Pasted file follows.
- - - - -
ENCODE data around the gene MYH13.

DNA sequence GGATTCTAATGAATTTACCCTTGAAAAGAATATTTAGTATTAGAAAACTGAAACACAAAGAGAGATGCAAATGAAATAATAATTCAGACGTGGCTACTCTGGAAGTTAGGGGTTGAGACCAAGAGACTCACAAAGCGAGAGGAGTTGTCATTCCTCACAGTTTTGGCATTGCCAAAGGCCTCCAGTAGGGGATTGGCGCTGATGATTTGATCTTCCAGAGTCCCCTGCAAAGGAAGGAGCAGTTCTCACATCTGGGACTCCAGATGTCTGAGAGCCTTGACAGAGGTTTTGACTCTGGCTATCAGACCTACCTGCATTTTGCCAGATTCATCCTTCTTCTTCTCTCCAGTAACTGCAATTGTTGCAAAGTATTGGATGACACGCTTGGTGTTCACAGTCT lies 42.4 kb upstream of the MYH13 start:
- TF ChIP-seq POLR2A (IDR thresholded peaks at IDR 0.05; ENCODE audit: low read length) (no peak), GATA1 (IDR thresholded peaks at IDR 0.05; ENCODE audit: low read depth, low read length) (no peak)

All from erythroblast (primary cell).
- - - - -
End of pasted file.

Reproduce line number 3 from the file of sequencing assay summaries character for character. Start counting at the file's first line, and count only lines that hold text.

- TF ChIP-seq POLR2A (IDR thresholded peaks at IDR 0.05; ENCODE audit: low read length) (no peak), GATA1 (IDR thresholded peaks at IDR 0.05; ENCODE audit: low read depth, low read length) (no peak)